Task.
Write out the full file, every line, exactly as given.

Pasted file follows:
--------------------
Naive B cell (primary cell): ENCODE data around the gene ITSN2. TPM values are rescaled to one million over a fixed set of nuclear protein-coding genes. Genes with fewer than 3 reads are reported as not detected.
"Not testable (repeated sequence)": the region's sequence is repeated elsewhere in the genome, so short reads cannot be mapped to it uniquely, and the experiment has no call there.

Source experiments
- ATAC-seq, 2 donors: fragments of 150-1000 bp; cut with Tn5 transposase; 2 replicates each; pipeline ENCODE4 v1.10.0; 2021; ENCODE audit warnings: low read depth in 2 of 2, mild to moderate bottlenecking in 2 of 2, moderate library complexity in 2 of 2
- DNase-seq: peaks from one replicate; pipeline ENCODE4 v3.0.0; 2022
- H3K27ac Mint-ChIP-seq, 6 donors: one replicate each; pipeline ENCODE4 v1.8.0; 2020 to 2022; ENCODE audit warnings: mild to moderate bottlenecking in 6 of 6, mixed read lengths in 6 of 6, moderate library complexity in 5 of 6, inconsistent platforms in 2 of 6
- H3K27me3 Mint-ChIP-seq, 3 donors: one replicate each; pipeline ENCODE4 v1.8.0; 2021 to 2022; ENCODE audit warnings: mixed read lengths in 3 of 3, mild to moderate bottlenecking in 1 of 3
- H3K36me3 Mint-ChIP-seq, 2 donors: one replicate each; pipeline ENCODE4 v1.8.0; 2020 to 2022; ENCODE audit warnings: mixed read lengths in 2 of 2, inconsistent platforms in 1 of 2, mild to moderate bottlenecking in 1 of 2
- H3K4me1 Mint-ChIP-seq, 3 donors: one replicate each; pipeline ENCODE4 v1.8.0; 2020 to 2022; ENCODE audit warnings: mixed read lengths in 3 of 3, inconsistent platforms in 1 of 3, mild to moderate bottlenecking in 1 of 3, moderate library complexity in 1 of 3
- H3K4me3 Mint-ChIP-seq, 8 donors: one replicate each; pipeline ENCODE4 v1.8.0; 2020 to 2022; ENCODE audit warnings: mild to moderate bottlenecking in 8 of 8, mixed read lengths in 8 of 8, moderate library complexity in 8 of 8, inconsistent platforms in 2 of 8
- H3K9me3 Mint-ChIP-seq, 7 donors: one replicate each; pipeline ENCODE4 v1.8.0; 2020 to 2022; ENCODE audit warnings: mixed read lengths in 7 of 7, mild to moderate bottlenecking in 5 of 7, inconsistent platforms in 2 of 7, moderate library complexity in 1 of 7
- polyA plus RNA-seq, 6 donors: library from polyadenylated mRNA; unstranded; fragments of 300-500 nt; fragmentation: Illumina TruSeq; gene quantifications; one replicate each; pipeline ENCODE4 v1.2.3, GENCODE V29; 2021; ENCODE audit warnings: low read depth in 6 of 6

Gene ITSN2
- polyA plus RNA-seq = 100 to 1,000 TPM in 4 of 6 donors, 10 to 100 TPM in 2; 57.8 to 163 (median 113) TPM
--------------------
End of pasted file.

Naive B cell (primary cell): ENCODE data around the gene ITSN2. TPM values are rescaled to one million over a fixed set of nuclear protein-coding genes. Genes with fewer than 3 reads are reported as not detected.
"Not testable (repeated sequence)": the region's sequence is repeated elsewhere in the genome, so short reads cannot be mapped to it uniquely, and the experiment has no call there.

Source experiments
- ATAC-seq, 2 donors: fragments of 150-1000 bp; cut with Tn5 transposase; 2 replicates each; pipeline ENCODE4 v1.10.0; 2021; ENCODE audit warnings: low read depth in 2 of 2, mild to moderate bottlenecking in 2 of 2, moderate library complexity in 2 of 2
- DNase-seq: peaks from one replicate; pipeline ENCODE4 v3.0.0; 2022
- H3K27ac Mint-ChIP-seq, 6 donors: one replicate each; pipeline ENCODE4 v1.8.0; 2020 to 2022; ENCODE audit warnings: mild to moderate bottlenecking in 6 of 6, mixed read lengths in 6 of 6, moderate library complexity in 5 of 6, inconsistent platforms in 2 of 6
- H3K27me3 Mint-ChIP-seq, 3 donors: one replicate each; pipeline ENCODE4 v1.8.0; 2021 to 2022; ENCODE audit warnings: mixed read lengths in 3 of 3, mild to moderate bottlenecking in 1 of 3
- H3K36me3 Mint-ChIP-seq, 2 donors: one replicate each; pipeline ENCODE4 v1.8.0; 2020 to 2022; ENCODE audit warnings: mixed read lengths in 2 of 2, inconsistent platforms in 1 of 2, mild to moderate bottlenecking in 1 of 2
- H3K4me1 Mint-ChIP-seq, 3 donors: one replicate each; pipeline ENCODE4 v1.8.0; 2020 to 2022; ENCODE audit warnings: mixed read lengths in 3 of 3, inconsistent platforms in 1 of 3, mild to moderate bottlenecking in 1 of 3, moderate library complexity in 1 of 3
- H3K4me3 Mint-ChIP-seq, 8 donors: one replicate each; pipeline ENCODE4 v1.8.0; 2020 to 2022; ENCODE audit warnings: mild to moderate bottlenecking in 8 of 8, mixed read lengths in 8 of 8, moderate library complexity in 8 of 8, inconsistent platforms in 2 of 8
- H3K9me3 Mint-ChIP-seq, 7 donors: one replicate each; pipeline ENCODE4 v1.8.0; 2020 to 2022; ENCODE audit warnings: mixed read lengths in 7 of 7, mild to moderate bottlenecking in 5 of 7, inconsistent platforms in 2 of 7, moderate library complexity in 1 of 7
- polyA plus RNA-seq, 6 donors: library from polyadenylated mRNA; unstranded; fragments of 300-500 nt; fragmentation: Illumina TruSeq; gene quantifications; one replicate each; pipeline ENCODE4 v1.2.3, GENCODE V29; 2021; ENCODE audit warnings: low read depth in 6 of 6

Gene ITSN2
- polyA plus RNA-seq = 100 to 1,000 TPM in 4 of 6 donors, 10 to 100 TPM in 2; 57.8 to 163 (median 113) TPM